Monday, 9 November 2020
Questions without Notice
My question is to the Minister for Energy and Emissions Reduction. Will the minister update the House on how Australia's approach to the development and deployment of new energy technologies will help reduce emissions both here and around the world? Is the minister aware of any alternative approaches?
I thank the member for Bass for her question. As a farmer from Northern Tasmania, she knows how important it is to have affordable and reliable energy as we bring down emissions. Like all on this side of the House, she knows that central to that is the development and deployment of low-emission technologies. That's why we have a plan focused on technology, not taxes, through our Technology Investment Roadmap, which is a plan to invest in future technologies that will bring down emissions by bringing those technologies into line economically with higher emitting alternatives. It will accelerate technologies like hydrogen, like carbon capture and storage, like soil carbon measurement—low-carbon materials like steel and aluminium and of course long duration energy storage. Widespread global deployment of those technologies will reduce emissions or eliminate them in sectors responsible for 90 per cent of the world's emissions—45 billion tonnes.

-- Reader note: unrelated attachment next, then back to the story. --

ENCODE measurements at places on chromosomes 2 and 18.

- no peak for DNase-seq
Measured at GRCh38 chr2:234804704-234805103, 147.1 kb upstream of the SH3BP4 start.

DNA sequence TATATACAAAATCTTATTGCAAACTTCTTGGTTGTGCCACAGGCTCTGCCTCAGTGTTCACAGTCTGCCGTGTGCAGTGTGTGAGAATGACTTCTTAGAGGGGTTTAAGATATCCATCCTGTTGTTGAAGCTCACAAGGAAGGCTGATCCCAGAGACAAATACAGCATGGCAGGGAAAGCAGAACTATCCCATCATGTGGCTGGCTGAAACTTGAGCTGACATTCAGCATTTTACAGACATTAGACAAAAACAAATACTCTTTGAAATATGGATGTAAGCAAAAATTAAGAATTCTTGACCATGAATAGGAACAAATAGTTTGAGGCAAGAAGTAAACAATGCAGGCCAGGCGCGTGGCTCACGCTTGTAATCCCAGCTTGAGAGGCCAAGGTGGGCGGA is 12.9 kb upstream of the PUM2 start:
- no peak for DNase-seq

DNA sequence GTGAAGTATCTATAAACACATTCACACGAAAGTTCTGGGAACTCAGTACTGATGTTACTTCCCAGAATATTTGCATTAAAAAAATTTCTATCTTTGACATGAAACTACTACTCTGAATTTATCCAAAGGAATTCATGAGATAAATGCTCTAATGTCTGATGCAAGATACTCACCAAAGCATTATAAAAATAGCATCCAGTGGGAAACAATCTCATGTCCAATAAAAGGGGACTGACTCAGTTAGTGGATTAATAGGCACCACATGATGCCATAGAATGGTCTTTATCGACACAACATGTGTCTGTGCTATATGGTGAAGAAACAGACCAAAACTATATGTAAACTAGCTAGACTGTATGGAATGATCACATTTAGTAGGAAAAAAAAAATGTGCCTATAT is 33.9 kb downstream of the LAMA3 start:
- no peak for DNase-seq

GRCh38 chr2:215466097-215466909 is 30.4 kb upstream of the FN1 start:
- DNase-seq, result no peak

We have a strong track record when it comes to reducing emissions—on setting plans and getting on with achieving those plans. On 30 June we came to the end of the Kyoto era. We met and beat our Kyoto targets by 430 million tonnes, almost a year's worth of emissions. As we look forward to 2030, we have a clear plan to meet and beat those targets—2030 targets as required by the Paris agreement. But not everyone in this place is committed to 2030 targets. Those opposite haven't, because they don't want to admit that their long-term unconditional target requires a 43 per cent emissions reduction by 2030, which was the policy they took to the last election.
They are paralysed by indecision and division. We heard just a few weeks ago that there was a peace deal inside the Labor Party. But today we read that the member for Hunter has called the member for Hindmarsh 'delusional'. He said, 'Those who want to set Australia on a path to slower economic growth and large job losses are delusional'. So much for the peace deal! If this is peace, I would hate to see war. Members opposite have walked away from their 2030 target. They’ve walked away from their plan for the Paris agreement. While those opposite fight amongst themselves, we get on with the job.